Officials in Thailand are urging prospective passengers travelling to the kingdom to allow a minimum of 7 days for approval of QR codes in their travel plans when booking flights and coordinating arrangements as the safest way to avoid stress from the system.
British man, Luis Avellano, slammed the Thailand Pass entry system for passengers to the kingdom after he and his Thai wife ran the gauntlet as they awaited approval for his 13-year-old daughter as well as his Thai partner in the last week.
‘I too would have given up if it was just for tourism alone. And would definitely advise anyone else not to bother – seriously,’ he said after tangling with the process while organising an urgent trip to return with his Thai born wife and daughter to Thailand.
The UK national had received his own QR code quite quickly.
Returning to Thailand after a family emergency
The family were trying to return to the kingdom as an emergency to be there for his wife’s mother who is terminally ill.
With only 72 hours to go before the family’s flight was due to take off from the UK, they had still not received the QR codes and risked losing over £2,000 or ฿88,000 on flights and accommodation which is not refundable.
‘This is so stressful and frustrating that I can’t even begin to explain, especially added to the fact that a close relative is dying. And what’s worse, is that when this was explained during the call to the ‘helpline’ they couldn’t even care less, there was no compassion whatsoever,’ he said on Wednesday.
Some potential tourists are threatening to cancel their trips because of the difficult QR code entry process
He was waiting for the QR codes while still having to fork out another £180 or ฿7,920 on PCR test for the family in the coming 48 hours not knowing if he was facing a cancelled trip or whether the family would be flying.
Another caller to the Thai Examiner, on Saturday, told us that he and his Thai wife are now considering postponing a trip to Thailand because of the ongoing problems and the postponement of the country’s reopening of its nightlife.
The man’s wife, who is from Nakhon Ratchasima, had managed to submit her application but her UK husband is having problems entering his details. He has recently obtained a visa for the trip which he also described as an arduous process.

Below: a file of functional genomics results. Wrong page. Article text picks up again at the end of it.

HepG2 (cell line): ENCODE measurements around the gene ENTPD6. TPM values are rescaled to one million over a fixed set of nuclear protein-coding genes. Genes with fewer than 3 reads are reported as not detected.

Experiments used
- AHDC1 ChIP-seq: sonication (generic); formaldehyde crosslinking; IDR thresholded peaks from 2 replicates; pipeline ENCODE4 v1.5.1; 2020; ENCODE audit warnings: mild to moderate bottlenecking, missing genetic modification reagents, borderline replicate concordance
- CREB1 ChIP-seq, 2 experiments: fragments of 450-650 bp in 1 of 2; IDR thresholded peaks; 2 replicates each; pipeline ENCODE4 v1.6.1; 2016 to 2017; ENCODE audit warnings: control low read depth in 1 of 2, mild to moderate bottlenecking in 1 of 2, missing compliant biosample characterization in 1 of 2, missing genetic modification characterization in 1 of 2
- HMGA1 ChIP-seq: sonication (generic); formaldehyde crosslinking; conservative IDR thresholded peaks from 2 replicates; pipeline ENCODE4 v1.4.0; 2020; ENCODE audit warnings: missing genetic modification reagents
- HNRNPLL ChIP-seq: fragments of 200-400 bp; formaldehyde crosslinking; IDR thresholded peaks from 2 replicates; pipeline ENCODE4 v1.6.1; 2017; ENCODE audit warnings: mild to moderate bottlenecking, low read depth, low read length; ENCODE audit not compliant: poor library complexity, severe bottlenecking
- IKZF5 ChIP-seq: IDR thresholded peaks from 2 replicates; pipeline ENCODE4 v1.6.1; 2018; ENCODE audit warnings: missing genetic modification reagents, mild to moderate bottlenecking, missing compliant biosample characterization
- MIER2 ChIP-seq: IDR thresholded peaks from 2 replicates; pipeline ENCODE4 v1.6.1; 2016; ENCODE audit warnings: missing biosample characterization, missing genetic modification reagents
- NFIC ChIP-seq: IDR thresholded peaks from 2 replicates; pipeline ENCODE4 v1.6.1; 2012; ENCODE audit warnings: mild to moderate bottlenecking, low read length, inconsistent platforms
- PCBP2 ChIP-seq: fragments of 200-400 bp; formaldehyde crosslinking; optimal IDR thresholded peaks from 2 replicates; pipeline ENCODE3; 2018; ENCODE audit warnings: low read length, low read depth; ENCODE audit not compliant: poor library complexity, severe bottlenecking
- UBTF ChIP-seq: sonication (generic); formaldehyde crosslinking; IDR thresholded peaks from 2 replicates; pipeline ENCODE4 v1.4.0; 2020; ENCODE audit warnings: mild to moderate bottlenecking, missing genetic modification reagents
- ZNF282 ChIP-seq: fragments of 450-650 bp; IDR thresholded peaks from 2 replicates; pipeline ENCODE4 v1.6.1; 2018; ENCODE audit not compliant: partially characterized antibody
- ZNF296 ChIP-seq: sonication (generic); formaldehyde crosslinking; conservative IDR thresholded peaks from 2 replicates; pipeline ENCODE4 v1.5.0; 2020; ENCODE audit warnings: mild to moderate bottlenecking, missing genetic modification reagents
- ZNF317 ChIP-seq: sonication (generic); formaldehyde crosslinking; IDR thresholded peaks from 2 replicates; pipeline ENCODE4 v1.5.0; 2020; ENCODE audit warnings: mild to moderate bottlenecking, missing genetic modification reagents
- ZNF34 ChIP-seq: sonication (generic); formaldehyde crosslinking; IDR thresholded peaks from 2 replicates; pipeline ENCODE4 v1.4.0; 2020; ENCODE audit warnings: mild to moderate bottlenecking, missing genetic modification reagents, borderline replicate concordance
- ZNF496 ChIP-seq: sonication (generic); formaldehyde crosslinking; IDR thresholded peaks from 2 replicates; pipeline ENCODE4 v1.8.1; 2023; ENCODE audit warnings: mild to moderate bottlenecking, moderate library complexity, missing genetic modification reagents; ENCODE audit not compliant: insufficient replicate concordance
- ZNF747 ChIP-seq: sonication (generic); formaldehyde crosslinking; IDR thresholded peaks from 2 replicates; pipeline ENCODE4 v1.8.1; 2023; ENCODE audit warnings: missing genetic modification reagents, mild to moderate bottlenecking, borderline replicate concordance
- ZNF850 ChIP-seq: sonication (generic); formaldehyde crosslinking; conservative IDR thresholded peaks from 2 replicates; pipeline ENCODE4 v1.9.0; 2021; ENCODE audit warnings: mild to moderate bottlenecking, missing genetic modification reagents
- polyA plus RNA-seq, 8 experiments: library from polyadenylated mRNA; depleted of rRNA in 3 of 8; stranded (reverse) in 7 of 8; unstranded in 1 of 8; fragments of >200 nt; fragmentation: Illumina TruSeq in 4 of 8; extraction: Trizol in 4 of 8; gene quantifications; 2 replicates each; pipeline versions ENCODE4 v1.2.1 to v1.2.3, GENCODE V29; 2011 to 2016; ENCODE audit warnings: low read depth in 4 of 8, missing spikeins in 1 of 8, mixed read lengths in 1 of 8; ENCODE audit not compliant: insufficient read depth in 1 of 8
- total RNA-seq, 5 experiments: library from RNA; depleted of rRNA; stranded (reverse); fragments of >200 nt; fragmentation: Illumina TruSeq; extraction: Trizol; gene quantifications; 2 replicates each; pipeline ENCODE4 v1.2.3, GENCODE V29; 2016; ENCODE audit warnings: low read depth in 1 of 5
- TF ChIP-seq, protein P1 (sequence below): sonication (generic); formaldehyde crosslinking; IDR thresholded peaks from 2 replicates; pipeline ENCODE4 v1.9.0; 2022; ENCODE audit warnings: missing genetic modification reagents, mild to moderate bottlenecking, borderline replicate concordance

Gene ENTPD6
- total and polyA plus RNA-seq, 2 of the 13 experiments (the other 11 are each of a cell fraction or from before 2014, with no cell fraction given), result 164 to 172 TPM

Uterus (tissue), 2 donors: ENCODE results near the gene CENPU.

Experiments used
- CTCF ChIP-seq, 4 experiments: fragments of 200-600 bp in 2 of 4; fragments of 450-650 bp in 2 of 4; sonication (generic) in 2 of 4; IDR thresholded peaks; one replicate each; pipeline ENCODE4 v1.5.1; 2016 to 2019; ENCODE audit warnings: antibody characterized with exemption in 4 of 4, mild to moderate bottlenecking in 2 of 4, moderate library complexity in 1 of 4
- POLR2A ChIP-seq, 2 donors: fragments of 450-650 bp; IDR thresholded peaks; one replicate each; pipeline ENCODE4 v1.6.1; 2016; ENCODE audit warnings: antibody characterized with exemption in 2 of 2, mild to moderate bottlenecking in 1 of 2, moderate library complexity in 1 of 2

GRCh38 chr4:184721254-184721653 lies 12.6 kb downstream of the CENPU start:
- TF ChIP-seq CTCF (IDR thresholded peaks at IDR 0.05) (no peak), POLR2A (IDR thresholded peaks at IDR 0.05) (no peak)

‘There are easier places to visit and spend our money, right now visiting Thailand is like a roll of the dice and if you win it’s not exactly the jackpot given what I’m hearing here about the pubs over there. If you lose, it’s a nightmare. It’s madness really.’
Calls for a one ticket family application process
The other UK national, Mr Avellano, explained he could not understand why families were not allowed to make one application under the government’s system as it is a key issue emerging and causing stress to travellers when some members of the family are approved while others are left in limbo.
‘I think it’s a lot harder also for families than for single travellers. I received my QR code after two days but my wife and daughter still have not,’ he explained.
He said his family had been forced to book alternative quarantine for seven days as his daughter had only one vaccine dose according to UK medical advice and standards.
However, for the purpose of the application to travel to Thailand, this meant that she was considered unvaccinated.
‘I am British, my wife is Thai and my daughter is British, 13 years old but not 12,’ he disclosed this week. ‘Right there is one of the many problems. Children aged from 12 to 15 years are only given one COVID vaccination and considered fully dosed under UK policy. Whereas in Thailand they are considered unvaccinated. So because my daughter has only had her one dose we all have to go into the 7-day sandbox program. Whereas if she was 12 and ‘unvaccinated’ we could all go into the one day program instead of the 7-day sandbox, as myself and my wife are fully vaccinated’.